Something else I really enjoyed in this book was the character development of Matt Richter. I liked this guy right away, but as the story went on, I really felt like I got to know him. And, he would say things every so often that I felt revealed not only something about him, but also were things that I think would resonate with a lot of readers. He’s in a place where there are a lot of un-human things, but he’s the only one of his kind. He understands that other people recoil from him, especially when he’s not looking (or smelling) his best. On page 58, he even says “I knew what it was like to feel less than everyone around you.” Anyone can feel this way, no matter where they are. Matt’s a great character, and someone I think many readers can relate to.
This book was a hell of a lot of fun to read – I can’t wait to order a copy for the library so I can start pushing it to other people. And I’m treating myself to a copy, too. Extra props to the author for adding in not only a kick-ass library, but a cool librarian, as well.
*this was a galley, so any page numbers cited might be different once the final copy is published.
Thursday, November 19, 2009
I have to say, when I first picked up my hold on this from the library, I was amazed at how big it was. Not that size matters, but if I had one in each hand, I could do reps to build up my arm muscles. But, I figured I'd give it a try --- and once I started it, I had a really hard time putting it down. Reading this book in bed was a challenge, due to the sheer number of pages and the heft of the book, but that didn't stop me; I stayed up way too late a few nights just because I had to keep reading, to find out what happened next.
I never did make it through Dreamcatcher, so I didn't have high hopes for Under the Dome. However, it was a really good read. It reminded me of what I liked about King's other books, The Stand and Insomnia -- the idea that there is an average town, or what looks like an average town, with people who appear to be okay (although several have nasty, nasty secrets bubbling away underneath), and then something really horrific happens. In this story, all it takes is a dome, but it is a very effective element, and King does a wonderful job developing the story and the characters.
Definitely not a light read, but I would recommend this to readers who don't mind a hefty read. I thought it would take me much longer to get the book, but I wound up just gulping it down!
Tuesday, November 10, 2009
Monday, November 9, 2009
Brought another good read home from the library ---- and here's the blurb from the book jacket:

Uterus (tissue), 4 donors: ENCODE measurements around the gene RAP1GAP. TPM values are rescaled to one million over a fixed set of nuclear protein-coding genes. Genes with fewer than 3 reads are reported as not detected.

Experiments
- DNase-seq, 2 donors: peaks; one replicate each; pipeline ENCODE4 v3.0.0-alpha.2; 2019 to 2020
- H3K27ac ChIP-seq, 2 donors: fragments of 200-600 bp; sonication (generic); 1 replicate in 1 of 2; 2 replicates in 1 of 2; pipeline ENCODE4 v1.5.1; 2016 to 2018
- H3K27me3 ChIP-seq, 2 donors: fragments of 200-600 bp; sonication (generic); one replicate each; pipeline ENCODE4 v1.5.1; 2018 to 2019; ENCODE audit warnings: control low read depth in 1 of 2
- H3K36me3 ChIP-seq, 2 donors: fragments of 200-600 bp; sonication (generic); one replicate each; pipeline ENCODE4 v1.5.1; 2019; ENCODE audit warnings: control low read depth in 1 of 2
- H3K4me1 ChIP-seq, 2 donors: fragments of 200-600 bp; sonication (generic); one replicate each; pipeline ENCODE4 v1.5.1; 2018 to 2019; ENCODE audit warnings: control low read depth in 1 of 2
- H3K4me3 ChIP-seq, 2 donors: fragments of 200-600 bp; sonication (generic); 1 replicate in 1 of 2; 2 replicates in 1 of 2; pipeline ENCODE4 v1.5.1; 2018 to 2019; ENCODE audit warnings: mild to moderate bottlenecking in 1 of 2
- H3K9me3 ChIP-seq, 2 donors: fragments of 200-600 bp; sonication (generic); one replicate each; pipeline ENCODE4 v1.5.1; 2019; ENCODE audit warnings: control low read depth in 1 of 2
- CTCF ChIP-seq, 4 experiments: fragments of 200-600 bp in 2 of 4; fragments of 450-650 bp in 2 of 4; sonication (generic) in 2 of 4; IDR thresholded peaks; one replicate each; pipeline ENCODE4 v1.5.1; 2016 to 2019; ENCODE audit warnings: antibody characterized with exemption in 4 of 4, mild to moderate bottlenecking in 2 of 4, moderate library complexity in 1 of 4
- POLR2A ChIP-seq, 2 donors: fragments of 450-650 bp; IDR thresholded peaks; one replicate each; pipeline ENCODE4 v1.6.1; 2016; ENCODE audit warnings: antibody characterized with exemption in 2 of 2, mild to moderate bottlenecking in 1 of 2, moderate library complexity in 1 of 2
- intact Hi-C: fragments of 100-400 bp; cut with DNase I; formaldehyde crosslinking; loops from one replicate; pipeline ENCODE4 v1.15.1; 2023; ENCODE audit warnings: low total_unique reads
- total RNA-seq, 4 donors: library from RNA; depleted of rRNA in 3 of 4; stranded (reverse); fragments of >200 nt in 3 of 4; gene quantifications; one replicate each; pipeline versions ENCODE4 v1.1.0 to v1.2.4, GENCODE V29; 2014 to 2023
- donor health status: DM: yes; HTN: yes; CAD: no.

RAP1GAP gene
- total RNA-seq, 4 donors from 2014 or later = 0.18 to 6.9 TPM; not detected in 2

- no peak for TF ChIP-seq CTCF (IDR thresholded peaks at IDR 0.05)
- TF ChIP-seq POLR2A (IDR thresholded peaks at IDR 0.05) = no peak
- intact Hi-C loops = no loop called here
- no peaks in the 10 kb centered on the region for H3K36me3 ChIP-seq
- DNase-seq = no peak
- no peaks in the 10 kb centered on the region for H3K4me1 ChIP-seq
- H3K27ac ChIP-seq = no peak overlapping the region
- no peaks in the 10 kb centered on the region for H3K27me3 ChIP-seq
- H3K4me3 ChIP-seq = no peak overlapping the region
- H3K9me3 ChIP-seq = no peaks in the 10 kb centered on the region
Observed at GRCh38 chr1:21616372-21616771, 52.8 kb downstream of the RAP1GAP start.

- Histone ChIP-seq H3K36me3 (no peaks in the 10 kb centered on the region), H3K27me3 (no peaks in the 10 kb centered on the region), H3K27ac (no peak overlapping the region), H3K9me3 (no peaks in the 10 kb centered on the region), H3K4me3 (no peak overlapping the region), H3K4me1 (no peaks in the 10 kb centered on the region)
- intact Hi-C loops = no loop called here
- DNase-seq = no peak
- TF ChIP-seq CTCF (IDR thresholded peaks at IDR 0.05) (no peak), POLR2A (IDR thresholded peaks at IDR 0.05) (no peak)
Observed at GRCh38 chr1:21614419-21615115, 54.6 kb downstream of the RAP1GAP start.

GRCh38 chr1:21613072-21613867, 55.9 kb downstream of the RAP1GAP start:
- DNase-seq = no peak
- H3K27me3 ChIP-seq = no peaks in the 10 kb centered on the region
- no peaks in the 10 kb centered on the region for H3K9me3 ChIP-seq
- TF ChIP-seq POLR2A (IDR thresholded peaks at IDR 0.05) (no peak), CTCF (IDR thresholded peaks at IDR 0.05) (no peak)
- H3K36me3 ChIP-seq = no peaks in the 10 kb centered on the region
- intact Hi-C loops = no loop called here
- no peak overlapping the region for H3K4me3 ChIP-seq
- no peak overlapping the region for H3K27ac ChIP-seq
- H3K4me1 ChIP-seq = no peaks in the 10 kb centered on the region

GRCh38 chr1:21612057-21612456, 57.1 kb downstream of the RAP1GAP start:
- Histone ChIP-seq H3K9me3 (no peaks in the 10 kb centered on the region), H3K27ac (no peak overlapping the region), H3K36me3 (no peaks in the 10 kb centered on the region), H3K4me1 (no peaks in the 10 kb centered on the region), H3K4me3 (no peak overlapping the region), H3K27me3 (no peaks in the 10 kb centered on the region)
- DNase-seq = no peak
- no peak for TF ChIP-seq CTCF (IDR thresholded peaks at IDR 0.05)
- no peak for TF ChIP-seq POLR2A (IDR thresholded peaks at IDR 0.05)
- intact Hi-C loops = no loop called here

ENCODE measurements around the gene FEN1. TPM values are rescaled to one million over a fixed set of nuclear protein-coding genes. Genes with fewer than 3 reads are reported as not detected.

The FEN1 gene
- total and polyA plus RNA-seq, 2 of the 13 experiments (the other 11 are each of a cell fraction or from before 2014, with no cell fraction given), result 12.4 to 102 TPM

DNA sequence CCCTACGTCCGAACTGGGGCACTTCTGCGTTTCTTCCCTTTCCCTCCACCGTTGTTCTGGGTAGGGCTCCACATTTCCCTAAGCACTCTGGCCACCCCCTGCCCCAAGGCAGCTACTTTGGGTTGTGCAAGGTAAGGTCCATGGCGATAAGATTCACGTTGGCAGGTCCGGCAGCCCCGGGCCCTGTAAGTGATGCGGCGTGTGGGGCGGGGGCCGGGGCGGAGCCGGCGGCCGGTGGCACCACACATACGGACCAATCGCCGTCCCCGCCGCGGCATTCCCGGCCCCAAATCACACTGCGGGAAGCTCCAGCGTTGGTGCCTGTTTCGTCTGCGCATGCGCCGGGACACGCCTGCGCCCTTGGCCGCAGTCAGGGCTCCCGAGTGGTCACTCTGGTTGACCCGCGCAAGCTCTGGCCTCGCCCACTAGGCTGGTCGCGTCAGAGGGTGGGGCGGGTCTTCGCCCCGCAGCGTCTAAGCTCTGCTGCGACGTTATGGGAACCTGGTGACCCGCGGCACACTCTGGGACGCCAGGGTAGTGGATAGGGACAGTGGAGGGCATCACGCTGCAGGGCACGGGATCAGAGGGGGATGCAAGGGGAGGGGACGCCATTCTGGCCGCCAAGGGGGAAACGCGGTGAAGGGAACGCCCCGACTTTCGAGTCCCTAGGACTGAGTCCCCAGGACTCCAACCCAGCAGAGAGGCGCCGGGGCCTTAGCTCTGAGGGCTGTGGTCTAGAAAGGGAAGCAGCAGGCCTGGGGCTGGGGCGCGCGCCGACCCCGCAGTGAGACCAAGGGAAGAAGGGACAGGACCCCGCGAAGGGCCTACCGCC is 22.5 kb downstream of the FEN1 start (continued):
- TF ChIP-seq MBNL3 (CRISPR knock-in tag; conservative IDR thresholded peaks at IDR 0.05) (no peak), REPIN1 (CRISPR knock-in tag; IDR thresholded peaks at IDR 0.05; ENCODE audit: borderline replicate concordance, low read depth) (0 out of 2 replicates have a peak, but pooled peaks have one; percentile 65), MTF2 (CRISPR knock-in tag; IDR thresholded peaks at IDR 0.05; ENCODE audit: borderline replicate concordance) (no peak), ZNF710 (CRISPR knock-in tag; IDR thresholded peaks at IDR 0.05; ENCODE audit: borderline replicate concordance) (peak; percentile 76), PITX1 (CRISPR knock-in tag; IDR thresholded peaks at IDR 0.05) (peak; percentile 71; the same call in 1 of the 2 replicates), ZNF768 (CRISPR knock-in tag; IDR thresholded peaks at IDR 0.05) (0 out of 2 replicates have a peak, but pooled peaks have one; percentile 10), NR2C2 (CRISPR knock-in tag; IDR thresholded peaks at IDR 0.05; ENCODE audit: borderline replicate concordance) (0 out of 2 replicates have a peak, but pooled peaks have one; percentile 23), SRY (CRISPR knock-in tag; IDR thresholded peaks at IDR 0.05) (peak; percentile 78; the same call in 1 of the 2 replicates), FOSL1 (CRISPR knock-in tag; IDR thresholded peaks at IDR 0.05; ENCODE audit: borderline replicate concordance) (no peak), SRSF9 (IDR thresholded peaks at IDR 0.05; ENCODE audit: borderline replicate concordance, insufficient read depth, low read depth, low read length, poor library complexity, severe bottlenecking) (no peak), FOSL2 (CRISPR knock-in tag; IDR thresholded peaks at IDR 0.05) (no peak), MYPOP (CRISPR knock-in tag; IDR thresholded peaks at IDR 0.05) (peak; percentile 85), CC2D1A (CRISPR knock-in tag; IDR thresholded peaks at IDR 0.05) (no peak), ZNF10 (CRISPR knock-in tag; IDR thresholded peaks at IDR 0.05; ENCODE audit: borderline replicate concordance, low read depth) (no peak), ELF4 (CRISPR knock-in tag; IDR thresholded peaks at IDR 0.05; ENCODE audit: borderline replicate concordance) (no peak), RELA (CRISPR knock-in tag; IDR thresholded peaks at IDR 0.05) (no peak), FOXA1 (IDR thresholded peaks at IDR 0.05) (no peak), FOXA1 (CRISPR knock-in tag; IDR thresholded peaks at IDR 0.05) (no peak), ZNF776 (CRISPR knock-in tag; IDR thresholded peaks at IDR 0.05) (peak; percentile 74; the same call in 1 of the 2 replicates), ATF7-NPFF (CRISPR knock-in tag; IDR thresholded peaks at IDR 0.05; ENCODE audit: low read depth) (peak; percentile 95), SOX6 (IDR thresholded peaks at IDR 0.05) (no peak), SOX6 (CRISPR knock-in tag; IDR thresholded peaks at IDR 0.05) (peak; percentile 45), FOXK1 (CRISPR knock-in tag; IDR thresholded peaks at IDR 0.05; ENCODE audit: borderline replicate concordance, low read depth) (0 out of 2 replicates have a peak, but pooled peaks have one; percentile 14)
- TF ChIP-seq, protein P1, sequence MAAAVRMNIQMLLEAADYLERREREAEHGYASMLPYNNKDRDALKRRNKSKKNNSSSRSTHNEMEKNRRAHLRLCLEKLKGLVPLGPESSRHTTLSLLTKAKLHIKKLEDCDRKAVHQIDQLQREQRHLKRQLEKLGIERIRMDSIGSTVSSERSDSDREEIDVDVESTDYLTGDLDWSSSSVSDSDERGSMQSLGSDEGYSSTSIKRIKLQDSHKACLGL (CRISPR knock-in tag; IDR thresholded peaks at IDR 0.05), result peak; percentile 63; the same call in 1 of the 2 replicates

"Madison Stanton doesn't know where she is or how she got there. But she does know this--she is dead. And alone, in a vast, dark space. The only company she has in this place are luminescent objects that turn out to be all the things Maddy lost while she was alive. And soon she discovers that with these artifacts, she can re-experience--and sometimes even change--moments from her life."
I wasn't sure what to expect from this, but it sounded cool..... and it turned out to be a good read. I really liked how the author would have Madison move back and forth in time, and how the objects would transport her to a specific event. Madison is written consistently true to her character, and I felt the story moved smoothly. I also liked how I wasn't sure what was really happening all the time - so I kept on reading to find out.
The author has put together an interesting idea and a sympathetic character to create a story that I think will stick in readers' heads long after they finish this book. I'm looking forward to passing this one along to some of my friends.
Saturday, October 31, 2009
Definitely a different spin on the vampire idea. Instead of living off of people's blood, Cassandra survives by feeding off of people's pain. Being the shoulder for everyone to cry on certainly comes with some perks if you're like her. I really liked the somewhat clean, sparse writing style of the author because it really let the character's emotions come through. I also liked this idea of a vampire that feeds off of emotions, and how Cassandra felt conflicted at times about what she was. I did think the ending was a little predictable, but maybe that's just me. Overall, good book. I'll definitely be recommending this one to readers who have read their way through a lot of vampire books and are looking for something new.
Friday, October 9, 2009
Ok -- found something new to love...... I found mention of Volume 2 of this graphic novel, so I went looking for Volume 1. Now, I'm not only putting Volume 1 and 2 on my "to buy" list, but I'm also going to read Frank Beddor's books. As soon as I opened Volume 1, I was hooked. The art here is beautiful and the story is fascinating. I loved how there would be blurry images, conveying quick action --- and simply put, I was completely captivated by this book.
Monday, October 5, 2009